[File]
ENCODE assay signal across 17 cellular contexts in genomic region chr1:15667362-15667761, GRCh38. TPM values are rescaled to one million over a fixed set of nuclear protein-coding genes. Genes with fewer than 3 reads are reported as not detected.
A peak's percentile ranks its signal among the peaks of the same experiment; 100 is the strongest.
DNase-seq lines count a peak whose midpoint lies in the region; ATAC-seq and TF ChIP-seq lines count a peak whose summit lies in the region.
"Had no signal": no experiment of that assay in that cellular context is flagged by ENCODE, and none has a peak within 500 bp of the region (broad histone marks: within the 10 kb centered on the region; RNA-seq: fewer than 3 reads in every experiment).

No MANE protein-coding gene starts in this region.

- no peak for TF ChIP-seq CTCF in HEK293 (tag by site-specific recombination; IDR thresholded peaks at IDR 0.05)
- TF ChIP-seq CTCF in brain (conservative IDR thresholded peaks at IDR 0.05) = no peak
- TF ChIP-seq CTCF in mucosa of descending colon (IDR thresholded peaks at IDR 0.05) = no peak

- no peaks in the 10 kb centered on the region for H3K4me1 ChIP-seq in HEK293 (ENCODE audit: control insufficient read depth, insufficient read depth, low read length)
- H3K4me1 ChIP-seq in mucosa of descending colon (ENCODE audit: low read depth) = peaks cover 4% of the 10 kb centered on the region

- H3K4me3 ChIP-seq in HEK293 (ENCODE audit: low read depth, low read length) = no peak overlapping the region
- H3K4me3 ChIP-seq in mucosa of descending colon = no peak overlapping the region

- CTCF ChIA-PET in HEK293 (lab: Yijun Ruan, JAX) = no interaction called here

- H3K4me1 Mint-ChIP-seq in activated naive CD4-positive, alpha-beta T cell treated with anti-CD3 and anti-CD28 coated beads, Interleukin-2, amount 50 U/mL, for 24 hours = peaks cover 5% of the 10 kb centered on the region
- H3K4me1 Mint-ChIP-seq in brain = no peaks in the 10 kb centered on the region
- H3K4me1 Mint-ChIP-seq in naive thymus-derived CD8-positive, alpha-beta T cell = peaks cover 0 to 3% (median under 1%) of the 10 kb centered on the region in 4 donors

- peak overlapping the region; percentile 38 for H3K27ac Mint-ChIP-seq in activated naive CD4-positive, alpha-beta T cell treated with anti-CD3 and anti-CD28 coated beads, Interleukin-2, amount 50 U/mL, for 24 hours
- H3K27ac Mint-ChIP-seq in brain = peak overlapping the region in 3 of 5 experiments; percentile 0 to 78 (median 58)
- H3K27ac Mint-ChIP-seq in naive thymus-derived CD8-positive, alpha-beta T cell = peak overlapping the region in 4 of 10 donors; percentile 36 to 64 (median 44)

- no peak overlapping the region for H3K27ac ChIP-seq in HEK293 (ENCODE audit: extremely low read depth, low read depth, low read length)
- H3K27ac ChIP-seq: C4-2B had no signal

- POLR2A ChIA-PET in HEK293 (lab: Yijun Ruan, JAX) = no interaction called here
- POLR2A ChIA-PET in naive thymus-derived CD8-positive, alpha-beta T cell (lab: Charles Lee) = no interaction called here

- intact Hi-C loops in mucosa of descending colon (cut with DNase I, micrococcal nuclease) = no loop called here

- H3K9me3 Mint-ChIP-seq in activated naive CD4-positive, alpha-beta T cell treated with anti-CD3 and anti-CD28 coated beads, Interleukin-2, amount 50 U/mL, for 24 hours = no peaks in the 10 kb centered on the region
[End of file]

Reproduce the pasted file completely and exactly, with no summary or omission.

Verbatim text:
ENCODE assay signal across 17 cellular contexts in genomic region chr1:15667362-15667761, GRCh38. TPM values are rescaled to one million over a fixed set of nuclear protein-coding genes. Genes with fewer than 3 reads are reported as not detected.
A peak's percentile ranks its signal among the peaks of the same experiment; 100 is the strongest.
DNase-seq lines count a peak whose midpoint lies in the region; ATAC-seq and TF ChIP-seq lines count a peak whose summit lies in the region.
"Had no signal": no experiment of that assay in that cellular context is flagged by ENCODE, and none has a peak within 500 bp of the region (broad histone marks: within the 10 kb centered on the region; RNA-seq: fewer than 3 reads in every experiment).

No MANE protein-coding gene starts in this region.

- no peak for TF ChIP-seq CTCF in HEK293 (tag by site-specific recombination; IDR thresholded peaks at IDR 0.05)
- TF ChIP-seq CTCF in brain (conservative IDR thresholded peaks at IDR 0.05) = no peak
- TF ChIP-seq CTCF in mucosa of descending colon (IDR thresholded peaks at IDR 0.05) = no peak

- no peaks in the 10 kb centered on the region for H3K4me1 ChIP-seq in HEK293 (ENCODE audit: control insufficient read depth, insufficient read depth, low read length)
- H3K4me1 ChIP-seq in mucosa of descending colon (ENCODE audit: low read depth) = peaks cover 4% of the 10 kb centered on the region

- H3K4me3 ChIP-seq in HEK293 (ENCODE audit: low read depth, low read length) = no peak overlapping the region
- H3K4me3 ChIP-seq in mucosa of descending colon = no peak overlapping the region

- CTCF ChIA-PET in HEK293 (lab: Yijun Ruan, JAX) = no interaction called here

- H3K4me1 Mint-ChIP-seq in activated naive CD4-positive, alpha-beta T cell treated with anti-CD3 and anti-CD28 coated beads, Interleukin-2, amount 50 U/mL, for 24 hours = peaks cover 5% of the 10 kb centered on the region
- H3K4me1 Mint-ChIP-seq in brain = no peaks in the 10 kb centered on the region
- H3K4me1 Mint-ChIP-seq in naive thymus-derived CD8-positive, alpha-beta T cell = peaks cover 0 to 3% (median under 1%) of the 10 kb centered on the region in 4 donors

- peak overlapping the region; percentile 38 for H3K27ac Mint-ChIP-seq in activated naive CD4-positive, alpha-beta T cell treated with anti-CD3 and anti-CD28 coated beads, Interleukin-2, amount 50 U/mL, for 24 hours
- H3K27ac Mint-ChIP-seq in brain = peak overlapping the region in 3 of 5 experiments; percentile 0 to 78 (median 58)
- H3K27ac Mint-ChIP-seq in naive thymus-derived CD8-positive, alpha-beta T cell = peak overlapping the region in 4 of 10 donors; percentile 36 to 64 (median 44)

- no peak overlapping the region for H3K27ac ChIP-seq in HEK293 (ENCODE audit: extremely low read depth, low read depth, low read length)
- H3K27ac ChIP-seq: C4-2B had no signal

- POLR2A ChIA-PET in HEK293 (lab: Yijun Ruan, JAX) = no interaction called here
- POLR2A ChIA-PET in naive thymus-derived CD8-positive, alpha-beta T cell (lab: Charles Lee) = no interaction called here

- intact Hi-C loops in mucosa of descending colon (cut with DNase I, micrococcal nuclease) = no loop called here

- H3K9me3 Mint-ChIP-seq in activated naive CD4-positive, alpha-beta T cell treated with anti-CD3 and anti-CD28 coated beads, Interleukin-2, amount 50 U/mL, for 24 hours = no peaks in the 10 kb centered on the region